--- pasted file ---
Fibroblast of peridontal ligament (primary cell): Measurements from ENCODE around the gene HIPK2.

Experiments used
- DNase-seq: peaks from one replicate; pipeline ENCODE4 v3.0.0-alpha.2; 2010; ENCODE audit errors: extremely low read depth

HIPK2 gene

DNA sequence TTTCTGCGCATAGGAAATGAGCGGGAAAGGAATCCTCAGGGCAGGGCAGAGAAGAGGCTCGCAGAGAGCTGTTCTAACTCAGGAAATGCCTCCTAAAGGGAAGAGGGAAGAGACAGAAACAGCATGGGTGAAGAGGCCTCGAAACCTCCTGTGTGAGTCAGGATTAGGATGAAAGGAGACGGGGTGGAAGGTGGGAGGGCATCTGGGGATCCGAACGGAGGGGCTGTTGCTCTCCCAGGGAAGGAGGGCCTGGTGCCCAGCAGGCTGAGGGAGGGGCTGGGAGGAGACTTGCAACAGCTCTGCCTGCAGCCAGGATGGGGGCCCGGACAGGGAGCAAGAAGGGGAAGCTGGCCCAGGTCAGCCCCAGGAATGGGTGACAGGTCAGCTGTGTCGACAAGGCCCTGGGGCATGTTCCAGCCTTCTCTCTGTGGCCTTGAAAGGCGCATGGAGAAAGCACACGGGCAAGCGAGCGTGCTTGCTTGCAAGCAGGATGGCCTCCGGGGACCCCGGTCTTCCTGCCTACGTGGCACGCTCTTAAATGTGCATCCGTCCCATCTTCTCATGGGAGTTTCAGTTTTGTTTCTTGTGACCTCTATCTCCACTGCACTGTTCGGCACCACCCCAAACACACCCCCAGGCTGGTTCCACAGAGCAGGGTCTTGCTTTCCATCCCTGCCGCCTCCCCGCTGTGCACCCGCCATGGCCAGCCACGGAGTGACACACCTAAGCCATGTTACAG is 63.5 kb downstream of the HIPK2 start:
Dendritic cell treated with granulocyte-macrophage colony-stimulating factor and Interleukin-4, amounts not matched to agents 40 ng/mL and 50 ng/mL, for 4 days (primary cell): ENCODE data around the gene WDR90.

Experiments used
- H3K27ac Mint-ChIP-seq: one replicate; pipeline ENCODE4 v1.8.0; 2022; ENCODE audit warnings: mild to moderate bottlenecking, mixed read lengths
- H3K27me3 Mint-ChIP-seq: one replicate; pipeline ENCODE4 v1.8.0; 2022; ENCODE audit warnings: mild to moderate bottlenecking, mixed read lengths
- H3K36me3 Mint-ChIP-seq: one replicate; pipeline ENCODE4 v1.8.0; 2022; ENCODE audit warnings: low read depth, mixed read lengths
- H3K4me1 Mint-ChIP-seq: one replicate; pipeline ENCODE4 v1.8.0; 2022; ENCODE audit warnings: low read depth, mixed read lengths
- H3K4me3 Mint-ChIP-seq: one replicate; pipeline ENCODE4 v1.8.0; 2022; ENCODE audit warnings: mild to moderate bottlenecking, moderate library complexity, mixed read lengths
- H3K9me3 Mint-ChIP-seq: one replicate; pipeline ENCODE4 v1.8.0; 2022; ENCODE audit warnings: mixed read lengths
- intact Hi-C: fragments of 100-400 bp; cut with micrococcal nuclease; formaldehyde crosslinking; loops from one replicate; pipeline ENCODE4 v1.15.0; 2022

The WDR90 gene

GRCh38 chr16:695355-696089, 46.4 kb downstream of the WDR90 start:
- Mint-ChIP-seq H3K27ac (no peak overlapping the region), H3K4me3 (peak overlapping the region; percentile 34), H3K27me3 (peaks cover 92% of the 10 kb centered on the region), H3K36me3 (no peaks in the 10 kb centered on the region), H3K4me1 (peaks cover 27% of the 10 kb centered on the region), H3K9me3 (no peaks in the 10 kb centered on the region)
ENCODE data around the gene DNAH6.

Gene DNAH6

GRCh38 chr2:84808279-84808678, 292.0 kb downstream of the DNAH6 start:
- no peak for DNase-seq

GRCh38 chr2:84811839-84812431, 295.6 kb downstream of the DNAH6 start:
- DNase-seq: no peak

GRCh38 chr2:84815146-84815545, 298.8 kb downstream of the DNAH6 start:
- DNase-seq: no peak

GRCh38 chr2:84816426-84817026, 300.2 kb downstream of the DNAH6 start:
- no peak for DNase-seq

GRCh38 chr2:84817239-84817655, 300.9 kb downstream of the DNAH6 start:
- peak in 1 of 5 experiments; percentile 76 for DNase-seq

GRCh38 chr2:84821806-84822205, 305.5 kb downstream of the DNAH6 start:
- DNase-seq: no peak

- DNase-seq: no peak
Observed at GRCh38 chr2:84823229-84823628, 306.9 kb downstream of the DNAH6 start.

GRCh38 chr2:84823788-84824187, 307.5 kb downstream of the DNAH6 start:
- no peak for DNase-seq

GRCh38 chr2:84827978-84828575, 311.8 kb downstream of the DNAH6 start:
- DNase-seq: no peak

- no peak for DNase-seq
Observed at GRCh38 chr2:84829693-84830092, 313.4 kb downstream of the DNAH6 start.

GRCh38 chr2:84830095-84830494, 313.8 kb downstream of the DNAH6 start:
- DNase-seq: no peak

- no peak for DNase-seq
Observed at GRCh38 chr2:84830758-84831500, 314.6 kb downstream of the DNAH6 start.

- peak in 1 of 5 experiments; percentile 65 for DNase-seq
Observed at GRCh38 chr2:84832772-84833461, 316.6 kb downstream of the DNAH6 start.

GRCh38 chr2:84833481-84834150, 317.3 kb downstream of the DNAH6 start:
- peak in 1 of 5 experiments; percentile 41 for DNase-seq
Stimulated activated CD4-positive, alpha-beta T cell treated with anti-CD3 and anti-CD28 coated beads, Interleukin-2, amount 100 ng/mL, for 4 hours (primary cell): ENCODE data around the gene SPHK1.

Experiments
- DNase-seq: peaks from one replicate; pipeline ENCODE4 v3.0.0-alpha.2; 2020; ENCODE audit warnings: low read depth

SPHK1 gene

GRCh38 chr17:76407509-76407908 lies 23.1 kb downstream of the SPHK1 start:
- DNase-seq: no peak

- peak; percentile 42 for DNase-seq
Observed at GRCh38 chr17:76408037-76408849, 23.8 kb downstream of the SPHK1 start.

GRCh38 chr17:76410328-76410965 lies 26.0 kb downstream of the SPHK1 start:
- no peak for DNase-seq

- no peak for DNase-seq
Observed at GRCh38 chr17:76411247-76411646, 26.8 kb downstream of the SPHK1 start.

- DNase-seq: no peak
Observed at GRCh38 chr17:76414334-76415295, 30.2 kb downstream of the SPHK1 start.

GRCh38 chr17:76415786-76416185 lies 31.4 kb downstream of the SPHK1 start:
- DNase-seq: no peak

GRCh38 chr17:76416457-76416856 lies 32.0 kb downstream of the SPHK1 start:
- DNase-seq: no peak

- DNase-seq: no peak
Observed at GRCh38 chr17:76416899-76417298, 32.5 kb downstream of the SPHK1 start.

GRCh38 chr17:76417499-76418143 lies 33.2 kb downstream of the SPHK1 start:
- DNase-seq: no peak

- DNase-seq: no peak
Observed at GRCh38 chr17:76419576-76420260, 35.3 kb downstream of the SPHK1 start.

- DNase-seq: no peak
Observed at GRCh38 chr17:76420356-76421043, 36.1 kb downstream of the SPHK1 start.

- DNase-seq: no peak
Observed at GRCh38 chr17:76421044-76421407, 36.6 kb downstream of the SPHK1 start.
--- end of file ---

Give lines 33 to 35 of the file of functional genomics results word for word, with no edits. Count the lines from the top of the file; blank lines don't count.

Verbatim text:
Observed at GRCh38 chr2:84823229-84823628, 306.9 kb downstream of the DNAH6 start.

GRCh38 chr2:84823788-84824187, 307.5 kb downstream of the DNAH6 start:
- no peak for DNase-seq